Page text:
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when does the methods socket.close() and someStream.close() throws IOException? and how can I solve the problem?

thanks benny.

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up vote 2 down vote accepted

Not checking the return value of close() is a common but nevertheless serious programming error. It is quite possible that errors on a previous write(2) operation are first reported at the final close(). Not checking the return value when closing the file may lead to silent loss of data. This can especially be observed with NFS and with disk quota.

While closing a readonly stream can't throw, java's IO framework can't check for that as it doesn't have statically checked read vs. write streams

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close() does not have any "return value" to be checked, it's declared to return `void´ (in Java)! Do you mean "not handling any (IO)Exception? – Carlos Heuberger Jun 15 '10 at 11:23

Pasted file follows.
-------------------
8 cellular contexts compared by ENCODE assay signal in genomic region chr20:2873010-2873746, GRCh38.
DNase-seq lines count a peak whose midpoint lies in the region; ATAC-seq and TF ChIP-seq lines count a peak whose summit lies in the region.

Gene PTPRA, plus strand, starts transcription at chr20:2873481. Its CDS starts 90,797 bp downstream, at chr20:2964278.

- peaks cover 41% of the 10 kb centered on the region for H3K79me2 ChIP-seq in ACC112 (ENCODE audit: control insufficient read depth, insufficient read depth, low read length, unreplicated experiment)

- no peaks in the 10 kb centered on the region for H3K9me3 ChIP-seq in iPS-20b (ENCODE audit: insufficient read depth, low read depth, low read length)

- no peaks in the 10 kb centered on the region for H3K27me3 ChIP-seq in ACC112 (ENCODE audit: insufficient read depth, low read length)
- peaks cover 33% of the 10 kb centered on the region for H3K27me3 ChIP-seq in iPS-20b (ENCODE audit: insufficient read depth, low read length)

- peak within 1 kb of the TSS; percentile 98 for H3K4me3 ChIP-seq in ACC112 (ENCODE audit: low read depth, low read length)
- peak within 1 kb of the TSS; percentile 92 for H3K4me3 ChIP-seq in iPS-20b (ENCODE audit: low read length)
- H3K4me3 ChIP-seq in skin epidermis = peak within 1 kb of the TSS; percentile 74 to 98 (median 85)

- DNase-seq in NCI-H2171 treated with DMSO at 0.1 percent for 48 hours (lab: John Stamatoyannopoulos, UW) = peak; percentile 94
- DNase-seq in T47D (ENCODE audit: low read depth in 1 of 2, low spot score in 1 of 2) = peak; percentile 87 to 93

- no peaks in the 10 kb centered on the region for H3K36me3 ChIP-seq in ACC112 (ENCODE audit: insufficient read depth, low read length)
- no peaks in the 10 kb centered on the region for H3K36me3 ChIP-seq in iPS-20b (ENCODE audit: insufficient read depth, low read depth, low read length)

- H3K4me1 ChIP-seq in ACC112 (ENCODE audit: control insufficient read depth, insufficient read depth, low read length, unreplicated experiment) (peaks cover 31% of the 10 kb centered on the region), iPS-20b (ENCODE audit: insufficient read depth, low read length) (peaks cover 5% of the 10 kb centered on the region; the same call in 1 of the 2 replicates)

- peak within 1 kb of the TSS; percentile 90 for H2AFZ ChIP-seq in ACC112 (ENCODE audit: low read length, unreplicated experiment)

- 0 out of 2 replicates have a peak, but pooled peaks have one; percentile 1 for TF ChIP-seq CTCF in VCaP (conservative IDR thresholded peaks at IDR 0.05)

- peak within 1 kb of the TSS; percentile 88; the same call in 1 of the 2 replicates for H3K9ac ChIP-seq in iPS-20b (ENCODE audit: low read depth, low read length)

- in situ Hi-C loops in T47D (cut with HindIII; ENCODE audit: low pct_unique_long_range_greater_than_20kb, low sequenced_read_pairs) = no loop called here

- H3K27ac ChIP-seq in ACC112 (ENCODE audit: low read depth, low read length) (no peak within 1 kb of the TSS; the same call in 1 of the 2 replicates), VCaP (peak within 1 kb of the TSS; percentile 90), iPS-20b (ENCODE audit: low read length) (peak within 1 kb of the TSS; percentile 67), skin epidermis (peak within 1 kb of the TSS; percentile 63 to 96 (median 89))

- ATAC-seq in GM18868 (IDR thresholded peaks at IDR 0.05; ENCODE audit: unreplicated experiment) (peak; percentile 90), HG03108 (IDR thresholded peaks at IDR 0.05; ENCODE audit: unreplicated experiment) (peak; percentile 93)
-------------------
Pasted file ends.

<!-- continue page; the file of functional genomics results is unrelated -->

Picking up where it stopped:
What you should do really depends on your application. For example, if it is a GUI application and the user tried to save a file, you probably want to notify the user and give her a chance to save the file somewhere else. Sometimes it may also make sense to try again to execute the operating a second time before reporting an error to the user. Otherwise, report an error and either move on or abort the program, depending on whether it makes sense to continue or not.

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This SO question discusses the situations in which close() may throw an exception. Actually, there are quite a few of them.

Generally speaking there is not much you can do to fix the problem. However you may need to take some recovery action. For example:

  • If you were writing a critical file, and the close() failed, then your application should take steps to ensure that it doesn't clobber the "good" copy of the file with the new copy of file it was writing.

  • If you were writing a request or response using a network socket, maybe you should note that the request/response may not have been sent, so that you can resend it after the connection has been re-established.

Of course it is generally a good idea to report / log the "failure" as well.

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